Avoid This Huge Pinterest Error That Costs You Traffic

Have you ever clicked on a Pinterest picture and gotten a 404 error? Drooled over a pin of a delicious looking meal only to get a different recipe when you clicked on it, or to the home page of a website with no idea where to find what you’re looking for? I know that frustration and want to show you how to avoid this Pinterest error link failure.

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Have you ever clicked on a Pinterest picture and gotten a 404 error? Drooled over a pin of a delicious looking meal only to get a different recipe when you clicked on it, or to the home page of a website with no idea where to find what you’re looking for?  I know that frustration and want to show you how to avoid Pinterest link failure.

As the year was coming to a close, I was seeing other bloggers post about checking WordPress links to make sure they were still working and to go through your Pinterest boards to make sure they were still relevant.  To my horror, though, I found out I was guilty of Pinterest link failure!  It was a surprise, because each time I linked a blog post to my Unfold and Begin Pinterest board, I would make sure that I was linking to the specific page for that post.

After some digging, I figured out that all the blog posts that I added to my board before April of 2014 were all just going back to the home page and not connecting to the actual blog post, but all the ones created after April were going to the correct page.   I realized that a simple change I made in WordPress was causing my problems.  It was a change that I made to my Permalink Settings.

When I first created this blog, I didn’t know anything about WordPress, blogs, links, etc.  I’m still not an expert, but I’ve learned some things along the way.  One thing I learned is that a permalink is specific to each of your blog pages.  It refers to the specific URL that is used to find each post and it’s how search engines and other websites link to your website.  In other words—it’s Important.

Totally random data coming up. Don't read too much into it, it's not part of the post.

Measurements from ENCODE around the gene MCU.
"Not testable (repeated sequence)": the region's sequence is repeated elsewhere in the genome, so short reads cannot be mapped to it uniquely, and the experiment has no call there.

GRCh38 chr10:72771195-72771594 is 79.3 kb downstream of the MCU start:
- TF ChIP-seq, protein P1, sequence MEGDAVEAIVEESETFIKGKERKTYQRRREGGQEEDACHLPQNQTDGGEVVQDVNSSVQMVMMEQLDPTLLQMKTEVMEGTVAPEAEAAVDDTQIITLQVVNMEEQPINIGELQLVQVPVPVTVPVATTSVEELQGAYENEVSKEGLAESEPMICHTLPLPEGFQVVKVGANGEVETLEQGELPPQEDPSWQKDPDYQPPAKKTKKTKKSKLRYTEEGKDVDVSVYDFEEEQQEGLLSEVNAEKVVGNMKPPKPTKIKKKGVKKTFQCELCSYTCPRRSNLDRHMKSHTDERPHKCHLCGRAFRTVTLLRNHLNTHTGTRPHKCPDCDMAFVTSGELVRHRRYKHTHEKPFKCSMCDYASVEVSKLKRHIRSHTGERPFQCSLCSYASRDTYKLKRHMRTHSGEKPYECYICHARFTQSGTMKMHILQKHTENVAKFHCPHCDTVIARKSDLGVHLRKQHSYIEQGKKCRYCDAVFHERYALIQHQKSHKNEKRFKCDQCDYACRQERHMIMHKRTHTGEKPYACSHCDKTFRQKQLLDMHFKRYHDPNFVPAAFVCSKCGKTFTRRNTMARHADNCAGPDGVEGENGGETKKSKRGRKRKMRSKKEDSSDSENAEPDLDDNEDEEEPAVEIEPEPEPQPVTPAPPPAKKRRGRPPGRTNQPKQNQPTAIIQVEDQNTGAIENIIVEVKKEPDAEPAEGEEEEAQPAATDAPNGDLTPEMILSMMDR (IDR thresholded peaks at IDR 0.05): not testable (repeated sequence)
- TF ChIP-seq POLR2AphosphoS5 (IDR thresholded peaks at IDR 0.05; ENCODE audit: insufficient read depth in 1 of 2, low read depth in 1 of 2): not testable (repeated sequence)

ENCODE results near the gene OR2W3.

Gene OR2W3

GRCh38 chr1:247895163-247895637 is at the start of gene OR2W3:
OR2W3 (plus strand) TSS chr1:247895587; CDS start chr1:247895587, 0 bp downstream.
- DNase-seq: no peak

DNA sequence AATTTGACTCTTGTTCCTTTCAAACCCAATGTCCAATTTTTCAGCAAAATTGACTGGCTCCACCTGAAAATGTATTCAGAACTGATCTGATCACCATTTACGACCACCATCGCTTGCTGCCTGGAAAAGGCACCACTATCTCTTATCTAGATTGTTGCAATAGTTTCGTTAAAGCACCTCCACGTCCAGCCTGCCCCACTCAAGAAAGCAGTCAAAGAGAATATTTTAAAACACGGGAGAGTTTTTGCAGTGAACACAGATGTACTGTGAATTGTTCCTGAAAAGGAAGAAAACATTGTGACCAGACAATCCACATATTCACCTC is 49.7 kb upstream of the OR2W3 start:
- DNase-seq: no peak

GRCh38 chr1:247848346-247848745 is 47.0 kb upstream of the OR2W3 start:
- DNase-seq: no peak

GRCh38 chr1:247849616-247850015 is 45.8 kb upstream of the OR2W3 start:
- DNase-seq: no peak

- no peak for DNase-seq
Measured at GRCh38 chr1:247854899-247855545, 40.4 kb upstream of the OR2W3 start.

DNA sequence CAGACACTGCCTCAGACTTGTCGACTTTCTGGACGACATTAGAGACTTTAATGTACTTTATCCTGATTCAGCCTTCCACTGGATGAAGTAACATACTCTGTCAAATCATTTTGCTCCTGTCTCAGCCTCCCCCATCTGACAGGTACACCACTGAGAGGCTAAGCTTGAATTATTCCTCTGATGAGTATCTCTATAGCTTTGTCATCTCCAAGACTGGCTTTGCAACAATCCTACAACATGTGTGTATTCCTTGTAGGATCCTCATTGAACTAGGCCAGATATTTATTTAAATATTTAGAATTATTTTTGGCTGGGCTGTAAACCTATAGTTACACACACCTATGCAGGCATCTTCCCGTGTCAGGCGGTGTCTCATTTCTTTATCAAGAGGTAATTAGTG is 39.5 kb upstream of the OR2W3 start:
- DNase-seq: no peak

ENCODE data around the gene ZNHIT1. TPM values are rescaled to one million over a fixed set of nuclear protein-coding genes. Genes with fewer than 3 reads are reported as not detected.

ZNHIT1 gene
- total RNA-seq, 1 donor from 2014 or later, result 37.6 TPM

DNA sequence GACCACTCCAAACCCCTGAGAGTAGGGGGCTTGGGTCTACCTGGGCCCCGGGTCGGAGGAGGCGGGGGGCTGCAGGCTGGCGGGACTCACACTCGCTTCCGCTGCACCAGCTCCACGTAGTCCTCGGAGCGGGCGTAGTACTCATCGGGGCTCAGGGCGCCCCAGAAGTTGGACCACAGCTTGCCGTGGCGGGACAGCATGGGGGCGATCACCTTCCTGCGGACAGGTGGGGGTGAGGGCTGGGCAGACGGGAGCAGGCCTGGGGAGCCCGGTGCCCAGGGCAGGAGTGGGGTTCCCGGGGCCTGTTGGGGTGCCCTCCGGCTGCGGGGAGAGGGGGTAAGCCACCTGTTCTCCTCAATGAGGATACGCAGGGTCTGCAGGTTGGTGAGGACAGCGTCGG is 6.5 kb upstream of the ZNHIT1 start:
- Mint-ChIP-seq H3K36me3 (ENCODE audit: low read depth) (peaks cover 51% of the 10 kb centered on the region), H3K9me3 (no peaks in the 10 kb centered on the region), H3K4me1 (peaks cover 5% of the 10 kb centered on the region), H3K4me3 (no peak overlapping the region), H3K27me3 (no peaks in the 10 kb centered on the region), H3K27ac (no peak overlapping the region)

When I first set up my blog, not knowing anything about it, I used the WordPress default:  http://www.yourblogname.com/?p=123.  With this choice, each post ends up with a different number associated with it.  There’s nothing wrong with this option, but it does mean that the link for your post doesn’t include the title of the post, just numbers.  There are other options to use, including the date and name of your post or the month and name.  I decided to go with my post name, which shows up as:  http://www.yourblogname.com/post-title-here.

When I changed the permalink, I effectively killed all the links to all my blog posts in Pinterest—but I didn’t make that connection.  So for eight months, the links on Pinterest were only going to the homepage, not to the actual content.  I was that person causing frustration for others.  And while I realize that this change also affects any links that I added to my Facebook or Twitter pages, because those pages are linear, it’s much harder for people to go back and find them….which also makes it harder for me to go back and correct something.

To find your permalinks in WordPress, go to Settings and then select Permalinks.  Once there, there are several options to choose for how your blog post title reads in the URL.  There is also an example of each choice.  Select whatever structure looks best for your needs.  I highly recommend using the Post Name option.

Remember, that if you’ve made these changes after you’ve already started pinning your post pictures into Pinterest, you have additional work to do.  You will need to edit the URL associated with your Pin. You can do this by selecting the Pin you need to update and hitting the edit button in the upper left column.   You can then update your URL on the line called Website.  This won’t correct all the Pins that others have previously saved to their boards, but it will stop the problem and any Pins from your page going forward will have the correct URL.

I hope you found this useful and that this will be your reminder to check your links.  This is helpful with both Pinterest and with WordPress—make sure the links you put into your posts and pins still go to the pages you want them to go to so you don’t experience the dreaded Pinterest link failure.

About the author:

Jennifer is a post 50 baby boomer, willing to enjoy chocolate, practice some yoga, have some fun and explore new places and new things in my next 50 years. Unfold And Begin will inspire you, make you think or failing that….make you laugh because laughter is definitely the spice of life! To follow Jennifer’s Pinterest account, click here.

Thank you for reading!

I would love to connect with you!

You can find me on PINTERESTFACEBOOKTWITTER, or INSTAGRAM. Or you can follow me on Bloglovin here.

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  1. What a great post this is super important information I never realized this. Thanks for sharing this. I have had pins do this. It will be awesome in the near future if Pinterest develops tools for website owners to automatically fix broken URL,s easily.

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